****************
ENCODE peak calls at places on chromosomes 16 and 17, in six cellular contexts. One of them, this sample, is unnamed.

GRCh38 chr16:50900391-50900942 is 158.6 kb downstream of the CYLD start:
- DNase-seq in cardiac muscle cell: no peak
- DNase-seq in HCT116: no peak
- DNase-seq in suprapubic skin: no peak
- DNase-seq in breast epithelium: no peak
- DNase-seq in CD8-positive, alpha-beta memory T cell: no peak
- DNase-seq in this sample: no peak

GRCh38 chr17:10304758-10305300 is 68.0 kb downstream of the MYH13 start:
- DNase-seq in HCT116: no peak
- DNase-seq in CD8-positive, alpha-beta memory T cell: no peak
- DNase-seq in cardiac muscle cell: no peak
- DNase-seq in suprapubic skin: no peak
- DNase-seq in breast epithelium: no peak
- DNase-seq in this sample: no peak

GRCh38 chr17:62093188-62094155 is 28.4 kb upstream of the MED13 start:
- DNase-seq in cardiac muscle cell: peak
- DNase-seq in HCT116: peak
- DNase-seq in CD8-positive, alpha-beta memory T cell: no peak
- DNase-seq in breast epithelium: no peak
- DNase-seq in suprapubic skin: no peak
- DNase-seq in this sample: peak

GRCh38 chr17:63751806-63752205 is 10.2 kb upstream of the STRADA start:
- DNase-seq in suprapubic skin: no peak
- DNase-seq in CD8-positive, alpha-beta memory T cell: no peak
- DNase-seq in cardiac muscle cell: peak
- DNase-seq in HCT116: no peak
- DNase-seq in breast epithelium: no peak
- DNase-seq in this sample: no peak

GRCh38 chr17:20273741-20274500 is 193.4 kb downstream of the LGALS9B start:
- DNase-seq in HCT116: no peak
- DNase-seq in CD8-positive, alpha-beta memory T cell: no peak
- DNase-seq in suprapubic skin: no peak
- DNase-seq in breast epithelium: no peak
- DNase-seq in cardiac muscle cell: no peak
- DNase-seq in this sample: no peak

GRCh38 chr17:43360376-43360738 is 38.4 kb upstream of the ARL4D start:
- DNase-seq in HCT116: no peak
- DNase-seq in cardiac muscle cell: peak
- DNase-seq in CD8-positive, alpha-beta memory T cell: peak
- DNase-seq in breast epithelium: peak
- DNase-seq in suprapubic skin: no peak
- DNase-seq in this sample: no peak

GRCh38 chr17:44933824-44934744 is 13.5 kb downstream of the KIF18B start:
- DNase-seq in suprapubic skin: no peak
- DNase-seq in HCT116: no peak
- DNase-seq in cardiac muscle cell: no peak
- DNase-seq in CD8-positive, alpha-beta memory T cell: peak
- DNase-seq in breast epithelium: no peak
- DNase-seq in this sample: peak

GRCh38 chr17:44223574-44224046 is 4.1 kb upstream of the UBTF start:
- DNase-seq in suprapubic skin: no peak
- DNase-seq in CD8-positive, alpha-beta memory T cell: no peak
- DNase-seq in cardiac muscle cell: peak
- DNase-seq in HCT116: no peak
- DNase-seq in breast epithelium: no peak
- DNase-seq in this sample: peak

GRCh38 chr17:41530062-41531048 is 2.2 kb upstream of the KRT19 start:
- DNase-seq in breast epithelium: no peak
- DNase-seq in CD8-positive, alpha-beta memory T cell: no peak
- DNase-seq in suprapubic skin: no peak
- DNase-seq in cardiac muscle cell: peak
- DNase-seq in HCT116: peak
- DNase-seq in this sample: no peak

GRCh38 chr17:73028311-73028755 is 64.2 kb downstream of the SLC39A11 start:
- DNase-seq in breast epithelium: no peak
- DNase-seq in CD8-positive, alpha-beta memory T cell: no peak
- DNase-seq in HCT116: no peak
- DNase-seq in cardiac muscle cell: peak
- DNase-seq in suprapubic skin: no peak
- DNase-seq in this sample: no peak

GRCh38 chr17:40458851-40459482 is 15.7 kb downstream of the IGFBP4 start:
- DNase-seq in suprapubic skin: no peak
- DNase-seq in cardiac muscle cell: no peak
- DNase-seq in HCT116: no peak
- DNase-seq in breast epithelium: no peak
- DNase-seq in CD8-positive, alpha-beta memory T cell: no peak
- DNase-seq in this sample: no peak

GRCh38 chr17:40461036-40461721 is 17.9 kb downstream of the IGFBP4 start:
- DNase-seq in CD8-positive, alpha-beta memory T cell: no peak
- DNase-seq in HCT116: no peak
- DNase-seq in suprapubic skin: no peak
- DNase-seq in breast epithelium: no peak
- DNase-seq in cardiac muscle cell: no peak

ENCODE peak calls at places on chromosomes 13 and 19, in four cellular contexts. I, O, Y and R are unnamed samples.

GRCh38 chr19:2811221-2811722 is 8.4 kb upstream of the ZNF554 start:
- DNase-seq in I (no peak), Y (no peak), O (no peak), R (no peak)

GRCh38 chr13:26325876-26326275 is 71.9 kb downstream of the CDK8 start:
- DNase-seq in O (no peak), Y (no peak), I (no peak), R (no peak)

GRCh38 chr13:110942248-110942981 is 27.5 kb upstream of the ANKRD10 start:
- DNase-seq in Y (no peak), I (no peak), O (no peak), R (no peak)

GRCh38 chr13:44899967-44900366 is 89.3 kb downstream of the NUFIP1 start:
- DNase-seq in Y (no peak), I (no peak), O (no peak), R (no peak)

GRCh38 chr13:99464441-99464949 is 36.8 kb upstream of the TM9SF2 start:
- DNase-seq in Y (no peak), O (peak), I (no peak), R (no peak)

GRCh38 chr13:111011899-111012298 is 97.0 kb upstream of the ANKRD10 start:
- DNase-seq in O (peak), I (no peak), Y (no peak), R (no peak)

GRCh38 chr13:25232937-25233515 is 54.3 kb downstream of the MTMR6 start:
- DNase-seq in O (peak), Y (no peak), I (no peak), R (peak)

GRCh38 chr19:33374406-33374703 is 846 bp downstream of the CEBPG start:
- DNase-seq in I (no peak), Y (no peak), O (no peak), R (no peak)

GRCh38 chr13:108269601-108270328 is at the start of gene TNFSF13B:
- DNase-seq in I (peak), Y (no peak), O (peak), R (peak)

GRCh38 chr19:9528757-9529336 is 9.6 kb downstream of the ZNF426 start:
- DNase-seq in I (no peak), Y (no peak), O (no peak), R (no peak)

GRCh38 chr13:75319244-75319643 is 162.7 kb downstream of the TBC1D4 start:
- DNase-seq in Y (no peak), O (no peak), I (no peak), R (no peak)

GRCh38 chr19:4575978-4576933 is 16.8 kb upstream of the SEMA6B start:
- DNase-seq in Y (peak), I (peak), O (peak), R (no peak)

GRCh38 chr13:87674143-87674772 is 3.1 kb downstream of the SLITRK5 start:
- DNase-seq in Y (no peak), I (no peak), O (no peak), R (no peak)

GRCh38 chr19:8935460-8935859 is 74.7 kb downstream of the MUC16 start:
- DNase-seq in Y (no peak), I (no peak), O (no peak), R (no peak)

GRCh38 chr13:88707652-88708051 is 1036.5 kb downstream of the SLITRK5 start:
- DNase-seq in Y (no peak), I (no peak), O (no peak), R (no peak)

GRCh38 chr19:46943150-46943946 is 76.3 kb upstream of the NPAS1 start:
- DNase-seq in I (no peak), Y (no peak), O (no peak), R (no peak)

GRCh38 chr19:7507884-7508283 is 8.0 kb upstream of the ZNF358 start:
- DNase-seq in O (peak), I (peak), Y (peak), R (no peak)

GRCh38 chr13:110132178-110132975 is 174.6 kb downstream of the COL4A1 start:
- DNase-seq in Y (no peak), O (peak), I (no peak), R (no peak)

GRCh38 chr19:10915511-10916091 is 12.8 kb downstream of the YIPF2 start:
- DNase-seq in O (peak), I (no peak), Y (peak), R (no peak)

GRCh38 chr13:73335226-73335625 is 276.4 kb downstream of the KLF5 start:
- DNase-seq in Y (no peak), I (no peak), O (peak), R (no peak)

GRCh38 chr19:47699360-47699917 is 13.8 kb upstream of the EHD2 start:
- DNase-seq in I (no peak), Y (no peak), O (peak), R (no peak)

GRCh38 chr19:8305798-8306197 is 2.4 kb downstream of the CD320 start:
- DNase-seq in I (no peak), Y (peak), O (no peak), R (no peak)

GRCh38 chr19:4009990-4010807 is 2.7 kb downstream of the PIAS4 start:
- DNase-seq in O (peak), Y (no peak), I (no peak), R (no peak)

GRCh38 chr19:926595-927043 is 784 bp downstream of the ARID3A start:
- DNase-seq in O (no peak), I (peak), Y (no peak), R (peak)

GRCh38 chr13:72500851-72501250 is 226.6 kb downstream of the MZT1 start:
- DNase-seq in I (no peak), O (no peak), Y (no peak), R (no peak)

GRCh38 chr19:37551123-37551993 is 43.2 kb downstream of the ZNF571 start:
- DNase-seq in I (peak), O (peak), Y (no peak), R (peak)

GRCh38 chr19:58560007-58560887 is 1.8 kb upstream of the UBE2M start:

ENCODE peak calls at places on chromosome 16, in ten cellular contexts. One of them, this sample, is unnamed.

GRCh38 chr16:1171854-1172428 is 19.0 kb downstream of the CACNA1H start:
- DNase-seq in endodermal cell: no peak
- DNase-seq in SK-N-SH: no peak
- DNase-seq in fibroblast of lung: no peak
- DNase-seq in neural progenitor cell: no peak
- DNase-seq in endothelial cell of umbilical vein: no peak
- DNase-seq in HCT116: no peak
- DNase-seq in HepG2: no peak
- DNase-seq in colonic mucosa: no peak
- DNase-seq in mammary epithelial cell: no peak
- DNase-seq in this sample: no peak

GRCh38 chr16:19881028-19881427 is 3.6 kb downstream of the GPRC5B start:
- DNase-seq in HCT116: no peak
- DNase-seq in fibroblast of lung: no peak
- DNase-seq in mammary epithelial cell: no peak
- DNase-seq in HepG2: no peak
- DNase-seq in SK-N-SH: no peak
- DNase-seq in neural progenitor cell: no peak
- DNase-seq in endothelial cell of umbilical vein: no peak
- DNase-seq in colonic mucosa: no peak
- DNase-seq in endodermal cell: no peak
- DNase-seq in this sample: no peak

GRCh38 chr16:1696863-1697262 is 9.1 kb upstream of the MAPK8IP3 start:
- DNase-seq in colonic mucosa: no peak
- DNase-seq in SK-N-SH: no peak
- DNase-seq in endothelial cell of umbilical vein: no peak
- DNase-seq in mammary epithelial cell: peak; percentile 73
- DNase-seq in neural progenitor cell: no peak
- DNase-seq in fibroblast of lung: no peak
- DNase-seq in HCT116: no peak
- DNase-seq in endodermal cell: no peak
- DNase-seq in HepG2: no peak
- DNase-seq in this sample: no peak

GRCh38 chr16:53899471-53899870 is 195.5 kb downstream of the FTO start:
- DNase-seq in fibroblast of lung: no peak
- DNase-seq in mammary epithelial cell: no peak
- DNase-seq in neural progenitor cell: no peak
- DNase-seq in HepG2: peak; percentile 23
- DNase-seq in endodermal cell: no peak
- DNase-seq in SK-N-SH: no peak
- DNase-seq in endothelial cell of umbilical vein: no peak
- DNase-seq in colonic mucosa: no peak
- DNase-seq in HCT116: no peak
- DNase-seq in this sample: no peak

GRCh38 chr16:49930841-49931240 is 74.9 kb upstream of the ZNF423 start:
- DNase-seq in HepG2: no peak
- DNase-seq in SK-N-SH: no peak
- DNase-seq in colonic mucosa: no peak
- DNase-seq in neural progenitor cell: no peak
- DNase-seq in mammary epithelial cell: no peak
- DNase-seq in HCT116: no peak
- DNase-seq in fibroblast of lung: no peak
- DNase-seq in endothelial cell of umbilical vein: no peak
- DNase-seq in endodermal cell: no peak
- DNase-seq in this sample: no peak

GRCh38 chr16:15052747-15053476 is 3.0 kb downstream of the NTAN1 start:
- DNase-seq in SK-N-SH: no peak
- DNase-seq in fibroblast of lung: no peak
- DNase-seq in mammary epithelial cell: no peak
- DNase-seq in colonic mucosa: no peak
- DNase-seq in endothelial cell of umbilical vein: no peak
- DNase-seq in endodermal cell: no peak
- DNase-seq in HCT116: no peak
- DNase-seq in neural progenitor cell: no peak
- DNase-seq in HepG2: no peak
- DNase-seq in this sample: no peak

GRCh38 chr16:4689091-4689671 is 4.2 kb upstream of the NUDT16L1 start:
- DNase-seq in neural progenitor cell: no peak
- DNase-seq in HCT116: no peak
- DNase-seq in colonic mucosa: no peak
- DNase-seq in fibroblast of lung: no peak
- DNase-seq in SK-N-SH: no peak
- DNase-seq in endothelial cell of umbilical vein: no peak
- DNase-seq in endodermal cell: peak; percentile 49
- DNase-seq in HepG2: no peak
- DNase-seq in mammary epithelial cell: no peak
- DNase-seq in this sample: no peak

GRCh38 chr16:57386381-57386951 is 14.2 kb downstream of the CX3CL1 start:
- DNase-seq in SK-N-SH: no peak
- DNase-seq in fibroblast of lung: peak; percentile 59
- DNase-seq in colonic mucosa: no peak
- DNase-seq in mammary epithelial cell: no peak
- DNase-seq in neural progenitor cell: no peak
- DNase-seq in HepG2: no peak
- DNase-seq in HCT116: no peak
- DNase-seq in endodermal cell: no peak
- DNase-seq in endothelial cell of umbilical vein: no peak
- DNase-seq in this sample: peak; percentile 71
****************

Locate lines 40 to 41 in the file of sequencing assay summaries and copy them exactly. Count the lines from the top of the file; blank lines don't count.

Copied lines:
- DNase-seq in CD8-positive, alpha-beta memory T cell: peak
- DNase-seq in breast epithelium: peak